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Sanders criticizes planning process

Former San Diego Mayor Jerry Sanders on Wednesday criticized the city's planning process, saying that City Hall has "gone back to a model of endless meetings" that tie up development projects.

Speaking at a panel discussion sponsored by Torrey Pines Bank, Sanders, who now heads the San Diego Regional Chamber of Commerce, urged businesses to elect politicians who "understand the entitlement process," a reference to the concept that landholders should have greater latitude over how to develop their properties.

As mayor, Sanders dismantled the city's Planning Department in 2011, merging it with the Development Services Department, which focused more on issuing permits than developing long-range plans involving the rezoning of neighborhoods, drafting of community-wide building codes and development of public services and infrastructure.

The Planning Department has since been revived, headed by Bill Fulton, a nationally known advocate of "smart growth," who promotes long-range plans as a way of giving developers a clearer picture of each community's vision for its future, which should streamline the approval process.

But Sanders said the current planning process, which relies on many community meetings and public hearings, allows too many "gadflies" to slow developments. He said the process was particularly disruptive last year under the administration of former Mayor Bob Filner.

"The city went backward very quickly under Filner, whose name I can't even stand to use," Sanders said. "You could have all your permits (for a construction project), with steel in the ground, and it would all ground to a halt because he didn't like it."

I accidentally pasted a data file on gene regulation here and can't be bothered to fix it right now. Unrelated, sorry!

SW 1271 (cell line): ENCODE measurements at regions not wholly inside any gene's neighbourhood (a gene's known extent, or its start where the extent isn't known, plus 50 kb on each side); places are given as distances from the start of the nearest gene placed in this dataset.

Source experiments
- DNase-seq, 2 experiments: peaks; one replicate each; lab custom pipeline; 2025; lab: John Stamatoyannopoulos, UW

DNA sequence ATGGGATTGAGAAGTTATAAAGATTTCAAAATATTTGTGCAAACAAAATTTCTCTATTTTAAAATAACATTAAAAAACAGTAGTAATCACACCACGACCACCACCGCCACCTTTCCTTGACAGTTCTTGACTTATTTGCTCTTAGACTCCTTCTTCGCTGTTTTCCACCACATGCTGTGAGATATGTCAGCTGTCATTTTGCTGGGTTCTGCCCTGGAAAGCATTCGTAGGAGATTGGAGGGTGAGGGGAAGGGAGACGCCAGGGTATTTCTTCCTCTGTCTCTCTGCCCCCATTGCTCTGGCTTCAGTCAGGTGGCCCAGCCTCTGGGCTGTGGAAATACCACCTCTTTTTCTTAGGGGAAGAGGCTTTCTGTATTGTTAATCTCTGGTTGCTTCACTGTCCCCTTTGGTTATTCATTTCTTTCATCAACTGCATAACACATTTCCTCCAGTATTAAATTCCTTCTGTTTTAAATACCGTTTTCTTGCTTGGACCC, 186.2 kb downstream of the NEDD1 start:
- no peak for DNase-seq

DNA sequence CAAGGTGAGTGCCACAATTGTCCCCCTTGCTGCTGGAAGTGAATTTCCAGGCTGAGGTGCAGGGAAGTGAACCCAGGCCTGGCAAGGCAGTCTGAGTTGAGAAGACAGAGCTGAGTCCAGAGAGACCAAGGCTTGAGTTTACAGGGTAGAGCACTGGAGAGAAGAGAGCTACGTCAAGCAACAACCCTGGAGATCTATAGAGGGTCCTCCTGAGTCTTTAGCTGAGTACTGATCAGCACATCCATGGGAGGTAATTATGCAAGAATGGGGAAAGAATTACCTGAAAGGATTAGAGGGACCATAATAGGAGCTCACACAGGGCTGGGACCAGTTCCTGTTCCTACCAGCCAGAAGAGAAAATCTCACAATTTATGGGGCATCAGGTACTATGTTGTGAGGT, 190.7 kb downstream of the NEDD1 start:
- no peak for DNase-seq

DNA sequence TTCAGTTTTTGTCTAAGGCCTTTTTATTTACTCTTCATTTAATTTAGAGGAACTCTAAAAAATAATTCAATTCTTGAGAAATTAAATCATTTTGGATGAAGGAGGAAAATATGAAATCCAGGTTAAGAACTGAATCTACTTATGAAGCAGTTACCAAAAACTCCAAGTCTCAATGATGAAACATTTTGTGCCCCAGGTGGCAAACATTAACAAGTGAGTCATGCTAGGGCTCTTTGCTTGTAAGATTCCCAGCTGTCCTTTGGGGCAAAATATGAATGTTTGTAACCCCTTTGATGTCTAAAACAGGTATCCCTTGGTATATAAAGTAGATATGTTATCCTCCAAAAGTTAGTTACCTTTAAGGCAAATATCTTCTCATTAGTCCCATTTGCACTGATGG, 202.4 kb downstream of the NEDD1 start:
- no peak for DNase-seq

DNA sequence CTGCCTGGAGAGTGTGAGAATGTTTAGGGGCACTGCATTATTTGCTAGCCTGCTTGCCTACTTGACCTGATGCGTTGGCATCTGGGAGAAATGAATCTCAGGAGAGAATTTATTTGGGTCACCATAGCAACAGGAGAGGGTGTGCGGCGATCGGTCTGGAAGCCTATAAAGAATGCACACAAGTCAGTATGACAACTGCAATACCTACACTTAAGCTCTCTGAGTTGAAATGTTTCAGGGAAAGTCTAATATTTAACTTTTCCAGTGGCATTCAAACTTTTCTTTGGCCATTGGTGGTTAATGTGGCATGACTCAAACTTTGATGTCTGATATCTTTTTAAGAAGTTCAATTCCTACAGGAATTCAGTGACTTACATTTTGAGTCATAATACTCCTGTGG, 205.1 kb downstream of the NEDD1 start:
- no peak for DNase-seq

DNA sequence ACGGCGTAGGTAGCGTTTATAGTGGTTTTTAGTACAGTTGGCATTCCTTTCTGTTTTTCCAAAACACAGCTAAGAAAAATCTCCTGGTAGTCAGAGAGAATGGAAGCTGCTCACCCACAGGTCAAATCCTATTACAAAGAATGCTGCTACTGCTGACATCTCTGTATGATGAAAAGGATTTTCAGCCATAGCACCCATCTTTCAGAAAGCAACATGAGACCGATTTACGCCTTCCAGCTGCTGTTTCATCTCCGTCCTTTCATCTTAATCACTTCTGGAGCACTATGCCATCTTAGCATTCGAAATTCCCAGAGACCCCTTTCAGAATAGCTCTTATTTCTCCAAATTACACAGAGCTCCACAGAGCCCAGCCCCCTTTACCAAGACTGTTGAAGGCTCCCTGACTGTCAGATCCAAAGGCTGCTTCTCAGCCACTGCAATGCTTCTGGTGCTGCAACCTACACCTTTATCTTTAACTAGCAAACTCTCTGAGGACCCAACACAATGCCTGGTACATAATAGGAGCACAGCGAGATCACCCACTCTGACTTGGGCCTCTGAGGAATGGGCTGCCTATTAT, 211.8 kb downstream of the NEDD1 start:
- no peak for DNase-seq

Sanders said Filner had intimidated the staffers at the Development Services Department, causing them to put any proposed project "through all the hoops, just so they wouldn't upset the mayor."

Brian Seltzer, chief operating officer of the law firm of Seltzer Caplan McMahon & Vitek, who also spoke at the panel, said he felt developments had been handled more smoothly when the city was run by a city manager, rather than the "strong mayor" form of government that the city changed to in 2005.

"There can be a marked difference between the moderate and predictable leadership (of one mayor) … and when there's a situation where the environment is not stable, and there's (a mayor with) a different approach and a different value set," Seltzer said, referring to Filner.

"There are definitely drawbacks to the ‘strong mayor’ system," Sanders said in an interview after the discussion. "There need to be tweaks, but it's too late to turn the clock back now."

When asked what "tweaks" he would recommend, Sanders could not come up with any. But he said the Chamber of Commerce is currently drafting recommendations for changing the City Charter regarding the mayor's powers.

Sanders and the Chamber are working to overturn one of the more controversial plans developed over the past six years under the aegis of the Planning Department – the rezoning of the southern waterfront to create a commercial zone between the industrial shipyards and the residential neighborhoods of Barrio Logan.

The Chamber sides with the shipyards, which complain that the commercial zone's regulations on growth and permitting are too restrictive.

On the other hand, the Chamber this week praised a similar community plan for the northern end of Little Italy, creating a nonresidential buffer zone around the Solar Turbines factory on Pacific Highway.

The plan, which the City Council passed unanimously, also won the support of the San Diego Unified Port District, Downtown Partnership and San Diego Port Tenants Association.

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